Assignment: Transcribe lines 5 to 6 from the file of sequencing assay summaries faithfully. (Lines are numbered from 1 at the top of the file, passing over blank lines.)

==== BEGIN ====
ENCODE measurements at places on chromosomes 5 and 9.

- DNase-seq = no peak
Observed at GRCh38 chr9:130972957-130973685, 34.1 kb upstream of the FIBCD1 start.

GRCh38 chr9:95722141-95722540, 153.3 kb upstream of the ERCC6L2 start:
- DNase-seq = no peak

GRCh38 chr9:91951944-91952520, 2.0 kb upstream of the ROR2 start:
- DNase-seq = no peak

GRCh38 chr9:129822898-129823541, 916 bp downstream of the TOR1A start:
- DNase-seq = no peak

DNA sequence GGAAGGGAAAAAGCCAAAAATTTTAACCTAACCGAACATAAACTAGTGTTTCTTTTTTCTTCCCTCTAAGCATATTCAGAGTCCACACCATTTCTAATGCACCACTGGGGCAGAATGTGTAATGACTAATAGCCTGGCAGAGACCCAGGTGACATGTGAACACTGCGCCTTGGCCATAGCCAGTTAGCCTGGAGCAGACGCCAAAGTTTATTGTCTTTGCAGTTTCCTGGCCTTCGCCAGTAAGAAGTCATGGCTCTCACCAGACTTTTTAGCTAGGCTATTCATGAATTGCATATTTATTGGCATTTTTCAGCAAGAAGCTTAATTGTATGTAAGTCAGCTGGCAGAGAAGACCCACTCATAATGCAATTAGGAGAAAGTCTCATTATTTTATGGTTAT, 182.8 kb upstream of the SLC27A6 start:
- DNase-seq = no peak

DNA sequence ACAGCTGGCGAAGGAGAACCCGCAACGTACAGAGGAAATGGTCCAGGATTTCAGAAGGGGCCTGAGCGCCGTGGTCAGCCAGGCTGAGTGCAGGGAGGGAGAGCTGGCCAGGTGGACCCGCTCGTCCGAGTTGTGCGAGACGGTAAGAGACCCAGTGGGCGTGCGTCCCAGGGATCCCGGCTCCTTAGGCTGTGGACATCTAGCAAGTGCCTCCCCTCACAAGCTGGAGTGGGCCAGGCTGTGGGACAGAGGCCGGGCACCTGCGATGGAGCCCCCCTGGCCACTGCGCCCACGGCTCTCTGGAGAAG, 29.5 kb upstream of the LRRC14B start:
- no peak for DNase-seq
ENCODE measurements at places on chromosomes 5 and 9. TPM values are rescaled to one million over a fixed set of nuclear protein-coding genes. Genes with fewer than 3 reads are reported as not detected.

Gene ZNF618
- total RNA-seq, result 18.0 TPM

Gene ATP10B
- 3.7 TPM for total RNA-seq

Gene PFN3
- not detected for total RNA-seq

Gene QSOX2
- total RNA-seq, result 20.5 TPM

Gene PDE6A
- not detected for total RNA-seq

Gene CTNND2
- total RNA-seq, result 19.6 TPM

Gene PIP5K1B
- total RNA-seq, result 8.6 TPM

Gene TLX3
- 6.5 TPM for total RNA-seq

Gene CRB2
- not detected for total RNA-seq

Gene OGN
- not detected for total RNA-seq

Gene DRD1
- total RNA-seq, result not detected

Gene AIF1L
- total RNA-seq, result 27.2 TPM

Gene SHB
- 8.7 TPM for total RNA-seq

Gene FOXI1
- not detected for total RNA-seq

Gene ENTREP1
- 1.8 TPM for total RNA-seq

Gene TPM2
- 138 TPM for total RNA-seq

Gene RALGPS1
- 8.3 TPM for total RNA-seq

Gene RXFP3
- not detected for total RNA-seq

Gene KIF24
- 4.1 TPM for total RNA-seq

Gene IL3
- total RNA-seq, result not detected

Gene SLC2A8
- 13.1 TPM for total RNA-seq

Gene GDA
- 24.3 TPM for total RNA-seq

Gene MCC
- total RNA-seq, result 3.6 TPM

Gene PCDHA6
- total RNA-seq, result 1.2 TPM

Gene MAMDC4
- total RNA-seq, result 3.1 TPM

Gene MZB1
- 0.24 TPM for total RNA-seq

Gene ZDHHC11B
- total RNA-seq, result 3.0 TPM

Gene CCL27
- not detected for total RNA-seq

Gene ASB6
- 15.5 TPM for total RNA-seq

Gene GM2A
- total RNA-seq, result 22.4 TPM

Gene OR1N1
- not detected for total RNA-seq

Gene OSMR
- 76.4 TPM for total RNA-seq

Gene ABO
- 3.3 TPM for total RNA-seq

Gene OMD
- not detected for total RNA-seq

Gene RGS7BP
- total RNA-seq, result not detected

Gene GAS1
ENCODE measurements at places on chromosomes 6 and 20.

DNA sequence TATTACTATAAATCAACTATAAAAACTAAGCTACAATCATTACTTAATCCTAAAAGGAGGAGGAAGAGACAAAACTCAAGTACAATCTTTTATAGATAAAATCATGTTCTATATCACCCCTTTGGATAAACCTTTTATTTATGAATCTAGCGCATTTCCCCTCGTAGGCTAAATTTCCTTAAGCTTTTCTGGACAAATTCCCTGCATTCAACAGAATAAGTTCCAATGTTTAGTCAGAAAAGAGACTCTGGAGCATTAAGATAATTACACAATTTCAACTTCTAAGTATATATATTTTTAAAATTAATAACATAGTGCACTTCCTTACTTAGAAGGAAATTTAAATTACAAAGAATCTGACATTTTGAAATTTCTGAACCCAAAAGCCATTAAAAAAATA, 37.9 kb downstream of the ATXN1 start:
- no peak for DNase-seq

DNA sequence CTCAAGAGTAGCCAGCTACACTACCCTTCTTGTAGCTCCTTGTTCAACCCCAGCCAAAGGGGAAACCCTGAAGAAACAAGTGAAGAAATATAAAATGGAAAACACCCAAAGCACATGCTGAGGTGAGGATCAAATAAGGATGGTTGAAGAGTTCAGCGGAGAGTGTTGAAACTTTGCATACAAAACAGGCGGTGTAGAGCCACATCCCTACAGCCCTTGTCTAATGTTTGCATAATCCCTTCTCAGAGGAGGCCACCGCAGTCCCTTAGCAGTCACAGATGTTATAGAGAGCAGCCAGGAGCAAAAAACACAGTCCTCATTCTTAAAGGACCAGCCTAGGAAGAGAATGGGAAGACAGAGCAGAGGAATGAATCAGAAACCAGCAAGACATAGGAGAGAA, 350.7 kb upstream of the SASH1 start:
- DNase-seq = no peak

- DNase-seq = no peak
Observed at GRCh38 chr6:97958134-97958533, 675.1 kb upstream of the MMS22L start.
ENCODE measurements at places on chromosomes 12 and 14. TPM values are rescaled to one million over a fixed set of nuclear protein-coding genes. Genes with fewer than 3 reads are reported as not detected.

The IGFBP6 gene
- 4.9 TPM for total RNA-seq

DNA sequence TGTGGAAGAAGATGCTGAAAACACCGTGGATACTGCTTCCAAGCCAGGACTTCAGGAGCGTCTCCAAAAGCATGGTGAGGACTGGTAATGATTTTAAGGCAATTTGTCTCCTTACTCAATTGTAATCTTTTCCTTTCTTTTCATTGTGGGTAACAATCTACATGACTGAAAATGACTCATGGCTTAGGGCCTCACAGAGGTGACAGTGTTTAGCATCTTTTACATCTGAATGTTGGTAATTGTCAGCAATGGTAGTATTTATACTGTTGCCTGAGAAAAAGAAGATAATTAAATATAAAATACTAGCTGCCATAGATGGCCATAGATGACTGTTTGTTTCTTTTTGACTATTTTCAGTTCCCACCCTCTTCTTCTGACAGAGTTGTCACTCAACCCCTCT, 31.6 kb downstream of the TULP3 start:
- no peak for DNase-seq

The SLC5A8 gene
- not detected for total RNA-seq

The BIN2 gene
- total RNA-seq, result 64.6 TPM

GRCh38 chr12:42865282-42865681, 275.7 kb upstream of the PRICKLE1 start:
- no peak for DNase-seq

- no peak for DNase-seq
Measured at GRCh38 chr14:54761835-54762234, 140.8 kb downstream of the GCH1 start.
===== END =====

- DNase-seq = no peak

GRCh38 chr9:91951944-91952520, 2.0 kb upstream of the ROR2 start: